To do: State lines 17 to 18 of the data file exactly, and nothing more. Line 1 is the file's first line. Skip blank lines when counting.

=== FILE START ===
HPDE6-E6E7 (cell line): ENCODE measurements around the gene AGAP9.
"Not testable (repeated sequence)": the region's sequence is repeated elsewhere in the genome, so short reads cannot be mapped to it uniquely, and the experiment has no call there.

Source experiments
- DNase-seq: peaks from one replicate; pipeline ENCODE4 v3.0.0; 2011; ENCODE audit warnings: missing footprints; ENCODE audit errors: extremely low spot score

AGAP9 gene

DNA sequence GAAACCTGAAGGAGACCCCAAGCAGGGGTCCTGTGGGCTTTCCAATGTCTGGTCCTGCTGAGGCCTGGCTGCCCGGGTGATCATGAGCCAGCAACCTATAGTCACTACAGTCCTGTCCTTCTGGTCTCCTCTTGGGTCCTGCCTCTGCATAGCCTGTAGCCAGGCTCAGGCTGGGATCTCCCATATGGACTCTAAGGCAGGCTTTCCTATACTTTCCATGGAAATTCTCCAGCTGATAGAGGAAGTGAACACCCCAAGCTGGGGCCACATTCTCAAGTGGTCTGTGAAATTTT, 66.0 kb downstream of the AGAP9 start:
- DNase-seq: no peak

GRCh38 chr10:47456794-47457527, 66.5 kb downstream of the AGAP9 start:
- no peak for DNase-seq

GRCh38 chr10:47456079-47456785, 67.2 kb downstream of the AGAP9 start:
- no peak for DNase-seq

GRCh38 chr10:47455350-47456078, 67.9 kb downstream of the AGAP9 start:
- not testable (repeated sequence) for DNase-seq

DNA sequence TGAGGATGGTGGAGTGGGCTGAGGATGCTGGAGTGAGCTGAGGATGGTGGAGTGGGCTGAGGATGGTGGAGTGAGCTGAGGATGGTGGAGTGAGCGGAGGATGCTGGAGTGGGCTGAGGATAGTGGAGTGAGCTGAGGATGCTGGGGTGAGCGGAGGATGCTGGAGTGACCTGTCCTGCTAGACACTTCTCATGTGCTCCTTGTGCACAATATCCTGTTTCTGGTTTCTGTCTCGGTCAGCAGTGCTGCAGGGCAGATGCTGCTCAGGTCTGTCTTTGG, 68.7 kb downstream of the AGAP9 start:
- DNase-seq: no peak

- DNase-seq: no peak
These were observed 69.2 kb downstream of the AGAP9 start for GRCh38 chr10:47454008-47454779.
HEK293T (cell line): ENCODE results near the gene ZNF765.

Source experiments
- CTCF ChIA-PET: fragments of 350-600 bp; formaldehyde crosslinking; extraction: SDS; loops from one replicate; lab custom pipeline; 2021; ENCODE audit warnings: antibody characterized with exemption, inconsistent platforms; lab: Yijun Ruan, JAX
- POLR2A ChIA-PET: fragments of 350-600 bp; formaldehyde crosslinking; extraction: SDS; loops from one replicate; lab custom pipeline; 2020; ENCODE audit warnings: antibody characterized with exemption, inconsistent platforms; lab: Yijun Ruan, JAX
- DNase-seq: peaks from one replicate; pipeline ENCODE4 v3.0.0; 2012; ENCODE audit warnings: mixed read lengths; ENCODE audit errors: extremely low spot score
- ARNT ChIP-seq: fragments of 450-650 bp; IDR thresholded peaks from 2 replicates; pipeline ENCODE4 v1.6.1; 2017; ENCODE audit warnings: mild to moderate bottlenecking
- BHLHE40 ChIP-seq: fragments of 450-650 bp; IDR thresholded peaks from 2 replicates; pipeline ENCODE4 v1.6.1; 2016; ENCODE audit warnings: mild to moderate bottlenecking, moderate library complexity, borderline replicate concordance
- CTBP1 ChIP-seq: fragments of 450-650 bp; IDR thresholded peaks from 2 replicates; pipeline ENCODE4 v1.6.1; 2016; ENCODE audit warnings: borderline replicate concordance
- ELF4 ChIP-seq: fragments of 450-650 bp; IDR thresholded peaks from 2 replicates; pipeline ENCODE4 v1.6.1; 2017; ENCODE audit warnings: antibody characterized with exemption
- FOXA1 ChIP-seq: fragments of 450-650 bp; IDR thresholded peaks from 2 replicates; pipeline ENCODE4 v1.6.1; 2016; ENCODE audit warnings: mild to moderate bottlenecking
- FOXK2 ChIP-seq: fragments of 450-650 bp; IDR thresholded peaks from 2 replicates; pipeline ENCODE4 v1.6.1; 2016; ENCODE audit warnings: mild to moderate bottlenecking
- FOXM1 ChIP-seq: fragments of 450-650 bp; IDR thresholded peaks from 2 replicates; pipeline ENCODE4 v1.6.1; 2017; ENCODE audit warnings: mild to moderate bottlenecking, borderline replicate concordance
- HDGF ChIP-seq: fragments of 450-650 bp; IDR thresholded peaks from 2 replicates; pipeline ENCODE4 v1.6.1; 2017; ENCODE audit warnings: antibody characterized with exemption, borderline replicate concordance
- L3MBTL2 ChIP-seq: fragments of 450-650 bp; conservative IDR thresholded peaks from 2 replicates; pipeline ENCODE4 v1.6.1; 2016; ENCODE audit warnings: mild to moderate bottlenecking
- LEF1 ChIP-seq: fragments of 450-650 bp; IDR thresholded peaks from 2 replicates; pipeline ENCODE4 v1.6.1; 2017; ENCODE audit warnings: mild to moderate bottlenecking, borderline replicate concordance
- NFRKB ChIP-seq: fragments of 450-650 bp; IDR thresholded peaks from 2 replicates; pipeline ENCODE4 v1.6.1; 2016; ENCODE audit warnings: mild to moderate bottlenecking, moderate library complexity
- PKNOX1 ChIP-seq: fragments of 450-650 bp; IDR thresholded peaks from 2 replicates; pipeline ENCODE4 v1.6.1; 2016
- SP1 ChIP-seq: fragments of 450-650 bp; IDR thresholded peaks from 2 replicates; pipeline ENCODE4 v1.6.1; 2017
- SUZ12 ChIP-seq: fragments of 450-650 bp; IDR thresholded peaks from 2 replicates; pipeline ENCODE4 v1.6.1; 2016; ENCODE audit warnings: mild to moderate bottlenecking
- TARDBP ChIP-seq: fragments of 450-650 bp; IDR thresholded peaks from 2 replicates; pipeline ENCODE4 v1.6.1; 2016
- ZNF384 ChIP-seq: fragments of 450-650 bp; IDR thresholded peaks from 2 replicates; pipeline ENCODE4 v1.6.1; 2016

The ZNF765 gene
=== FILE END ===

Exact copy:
These were observed 69.2 kb downstream of the AGAP9 start for GRCh38 chr10:47454008-47454779.
HEK293T (cell line): ENCODE results near the gene ZNF765.